The children must, at last, play in the open veld, no longer tortured by the pangs of hunger or ravaged by disease or threatened with the scourge of ignorance, molestation and abuse, and no longer required to engage in deeds whose gravity exceeds the demands of their tender years.

In front of this distinguished audience, we commit the new South Africa to the relentless pursuit of the purposes defined in the World Declaration on the Survival, Protection and Development of Children. They too must be relieved of the heavy burden of despair which they carry in their hearts, born of hunger, homelessness and unemployment.

The value of that gift to all who have suffered will and must be measured by the happiness and welfare of all the people of our country, who will have torn down the inhuman walls that divide them. These great masses will have turned their backs on the grave insult to human dignity which described some as masters and others as servants, and transformed each into a predator whose survival depended on the destruction of the other.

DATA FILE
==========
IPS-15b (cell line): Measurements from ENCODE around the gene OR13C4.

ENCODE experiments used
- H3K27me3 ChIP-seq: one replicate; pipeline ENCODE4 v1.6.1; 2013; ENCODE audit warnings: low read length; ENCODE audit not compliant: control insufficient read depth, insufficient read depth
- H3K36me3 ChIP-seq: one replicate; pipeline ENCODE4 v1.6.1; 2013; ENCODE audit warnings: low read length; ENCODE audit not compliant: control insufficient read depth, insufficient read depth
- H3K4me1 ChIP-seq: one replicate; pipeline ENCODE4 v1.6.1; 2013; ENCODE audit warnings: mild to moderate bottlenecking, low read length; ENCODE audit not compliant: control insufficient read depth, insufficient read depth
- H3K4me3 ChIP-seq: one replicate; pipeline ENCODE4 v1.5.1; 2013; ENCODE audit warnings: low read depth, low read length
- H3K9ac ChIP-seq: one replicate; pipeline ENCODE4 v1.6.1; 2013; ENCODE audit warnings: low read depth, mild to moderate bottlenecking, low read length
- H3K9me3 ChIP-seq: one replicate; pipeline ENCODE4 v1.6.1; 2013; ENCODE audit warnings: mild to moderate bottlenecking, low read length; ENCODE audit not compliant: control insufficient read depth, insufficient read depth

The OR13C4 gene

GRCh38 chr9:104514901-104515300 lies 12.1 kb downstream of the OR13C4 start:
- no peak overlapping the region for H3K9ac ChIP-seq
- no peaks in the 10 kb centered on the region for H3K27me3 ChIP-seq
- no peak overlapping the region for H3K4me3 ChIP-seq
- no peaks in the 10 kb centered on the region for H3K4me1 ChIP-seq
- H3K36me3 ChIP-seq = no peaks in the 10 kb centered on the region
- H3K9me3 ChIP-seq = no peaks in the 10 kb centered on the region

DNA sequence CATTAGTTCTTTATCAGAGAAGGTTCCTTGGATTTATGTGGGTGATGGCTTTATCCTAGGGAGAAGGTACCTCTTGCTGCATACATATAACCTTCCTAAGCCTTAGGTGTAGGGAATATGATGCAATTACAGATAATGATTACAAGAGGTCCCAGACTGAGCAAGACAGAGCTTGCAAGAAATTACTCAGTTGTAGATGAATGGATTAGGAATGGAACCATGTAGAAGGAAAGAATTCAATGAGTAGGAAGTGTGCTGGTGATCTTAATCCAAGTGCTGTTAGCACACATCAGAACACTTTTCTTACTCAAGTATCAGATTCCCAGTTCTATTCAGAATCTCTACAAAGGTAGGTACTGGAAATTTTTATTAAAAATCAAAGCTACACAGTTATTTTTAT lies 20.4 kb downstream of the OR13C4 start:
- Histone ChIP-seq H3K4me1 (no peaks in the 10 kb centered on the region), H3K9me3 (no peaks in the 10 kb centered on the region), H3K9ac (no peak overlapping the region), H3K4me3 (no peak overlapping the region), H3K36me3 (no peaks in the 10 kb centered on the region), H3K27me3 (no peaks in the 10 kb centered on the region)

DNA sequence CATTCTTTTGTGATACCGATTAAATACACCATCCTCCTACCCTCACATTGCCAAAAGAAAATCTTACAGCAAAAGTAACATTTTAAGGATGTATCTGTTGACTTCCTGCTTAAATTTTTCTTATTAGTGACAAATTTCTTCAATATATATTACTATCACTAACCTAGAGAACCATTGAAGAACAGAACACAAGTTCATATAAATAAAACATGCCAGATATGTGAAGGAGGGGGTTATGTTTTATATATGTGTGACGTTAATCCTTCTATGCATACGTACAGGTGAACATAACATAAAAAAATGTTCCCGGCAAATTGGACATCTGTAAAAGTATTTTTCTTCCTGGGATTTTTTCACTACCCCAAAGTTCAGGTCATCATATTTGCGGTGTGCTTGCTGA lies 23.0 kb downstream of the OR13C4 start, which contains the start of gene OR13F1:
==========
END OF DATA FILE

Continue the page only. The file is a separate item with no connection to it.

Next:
The value of our shared reward will and must be measured by the joyful peace which will triumph, because the common humanity that bonds both black and white into one human race, will have said to each one of us that we shall all live like the children of paradise.

Thus shall we live, because we will have created a society which recognises that all people are born equal, with each entitled in equal measure to life, liberty, prosperity, human rights and good governance.Dec 26,  · Nelson Mandela Speech when shared Nobel Peace Prize with South African president at that time hon.